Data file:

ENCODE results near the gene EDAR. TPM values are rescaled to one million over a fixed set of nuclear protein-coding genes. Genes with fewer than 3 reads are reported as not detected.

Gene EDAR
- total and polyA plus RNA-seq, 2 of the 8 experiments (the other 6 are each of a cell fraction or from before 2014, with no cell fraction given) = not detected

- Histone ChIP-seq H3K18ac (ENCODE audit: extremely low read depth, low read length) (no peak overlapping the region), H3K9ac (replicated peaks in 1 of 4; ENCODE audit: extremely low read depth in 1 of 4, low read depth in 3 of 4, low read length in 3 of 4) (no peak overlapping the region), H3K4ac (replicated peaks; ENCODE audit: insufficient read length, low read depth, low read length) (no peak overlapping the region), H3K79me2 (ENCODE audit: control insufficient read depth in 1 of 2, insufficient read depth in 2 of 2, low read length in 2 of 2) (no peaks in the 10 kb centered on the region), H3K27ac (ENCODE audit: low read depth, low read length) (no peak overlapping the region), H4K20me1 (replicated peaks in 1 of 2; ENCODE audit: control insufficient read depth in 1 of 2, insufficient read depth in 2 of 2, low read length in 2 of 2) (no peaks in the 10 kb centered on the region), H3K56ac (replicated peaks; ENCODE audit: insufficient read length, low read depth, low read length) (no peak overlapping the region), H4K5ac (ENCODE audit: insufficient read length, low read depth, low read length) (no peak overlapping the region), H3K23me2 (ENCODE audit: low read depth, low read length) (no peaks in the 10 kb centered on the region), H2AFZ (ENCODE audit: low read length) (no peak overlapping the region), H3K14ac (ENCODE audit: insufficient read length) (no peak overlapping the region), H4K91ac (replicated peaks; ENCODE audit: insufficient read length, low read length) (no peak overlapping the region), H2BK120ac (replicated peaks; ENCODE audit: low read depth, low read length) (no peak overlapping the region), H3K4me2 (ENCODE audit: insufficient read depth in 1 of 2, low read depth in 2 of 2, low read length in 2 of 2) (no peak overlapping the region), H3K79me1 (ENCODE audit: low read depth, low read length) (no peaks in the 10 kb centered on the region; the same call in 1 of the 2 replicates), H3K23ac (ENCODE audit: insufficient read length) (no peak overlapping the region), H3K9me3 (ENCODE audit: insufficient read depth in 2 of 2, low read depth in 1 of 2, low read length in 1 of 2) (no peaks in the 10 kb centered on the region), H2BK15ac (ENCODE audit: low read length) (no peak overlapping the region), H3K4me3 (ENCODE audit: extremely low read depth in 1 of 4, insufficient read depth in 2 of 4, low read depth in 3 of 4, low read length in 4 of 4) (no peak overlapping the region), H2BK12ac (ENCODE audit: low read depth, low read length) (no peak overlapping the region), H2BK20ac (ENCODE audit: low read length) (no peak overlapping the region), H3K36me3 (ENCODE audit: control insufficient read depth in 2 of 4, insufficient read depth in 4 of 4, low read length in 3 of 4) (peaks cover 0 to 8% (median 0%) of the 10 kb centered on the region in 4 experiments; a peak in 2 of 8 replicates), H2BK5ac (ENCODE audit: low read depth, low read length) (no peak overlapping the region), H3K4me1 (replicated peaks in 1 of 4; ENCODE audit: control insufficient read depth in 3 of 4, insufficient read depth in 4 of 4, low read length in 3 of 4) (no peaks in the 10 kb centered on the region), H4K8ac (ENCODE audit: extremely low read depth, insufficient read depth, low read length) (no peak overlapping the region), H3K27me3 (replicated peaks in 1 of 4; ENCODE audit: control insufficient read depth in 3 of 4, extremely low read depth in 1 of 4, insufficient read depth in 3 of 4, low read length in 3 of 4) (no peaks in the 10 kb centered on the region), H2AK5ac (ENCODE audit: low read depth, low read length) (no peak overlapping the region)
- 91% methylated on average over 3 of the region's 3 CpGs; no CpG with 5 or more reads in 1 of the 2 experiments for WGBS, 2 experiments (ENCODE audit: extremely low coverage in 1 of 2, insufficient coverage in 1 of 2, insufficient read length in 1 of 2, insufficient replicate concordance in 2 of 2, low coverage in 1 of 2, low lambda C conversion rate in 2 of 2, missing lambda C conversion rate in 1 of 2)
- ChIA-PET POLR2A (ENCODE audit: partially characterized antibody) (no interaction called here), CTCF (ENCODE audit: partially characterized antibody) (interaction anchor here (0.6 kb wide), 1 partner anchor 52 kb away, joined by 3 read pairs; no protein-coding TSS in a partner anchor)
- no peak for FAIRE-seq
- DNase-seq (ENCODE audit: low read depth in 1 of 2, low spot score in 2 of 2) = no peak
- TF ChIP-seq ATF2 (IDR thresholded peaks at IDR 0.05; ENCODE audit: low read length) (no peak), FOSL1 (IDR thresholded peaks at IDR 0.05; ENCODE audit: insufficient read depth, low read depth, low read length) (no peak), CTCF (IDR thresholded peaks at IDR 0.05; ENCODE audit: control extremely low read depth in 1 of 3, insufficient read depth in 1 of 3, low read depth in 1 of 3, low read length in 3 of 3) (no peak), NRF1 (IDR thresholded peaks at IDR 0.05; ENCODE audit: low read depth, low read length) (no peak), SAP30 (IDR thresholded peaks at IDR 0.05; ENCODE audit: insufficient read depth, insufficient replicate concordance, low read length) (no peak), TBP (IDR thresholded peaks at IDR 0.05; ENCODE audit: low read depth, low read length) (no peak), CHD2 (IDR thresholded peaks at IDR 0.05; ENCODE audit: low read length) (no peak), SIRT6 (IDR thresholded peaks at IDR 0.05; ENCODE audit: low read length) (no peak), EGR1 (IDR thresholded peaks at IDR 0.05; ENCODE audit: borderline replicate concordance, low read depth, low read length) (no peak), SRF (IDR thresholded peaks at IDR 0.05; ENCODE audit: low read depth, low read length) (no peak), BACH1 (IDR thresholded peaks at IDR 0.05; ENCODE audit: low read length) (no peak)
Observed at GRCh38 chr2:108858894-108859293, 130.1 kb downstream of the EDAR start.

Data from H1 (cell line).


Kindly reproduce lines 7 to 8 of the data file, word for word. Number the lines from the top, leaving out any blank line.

- no peak for FAIRE-seq
- DNase-seq (ENCODE audit: low read depth in 1 of 2, low spot score in 2 of 2) = no peak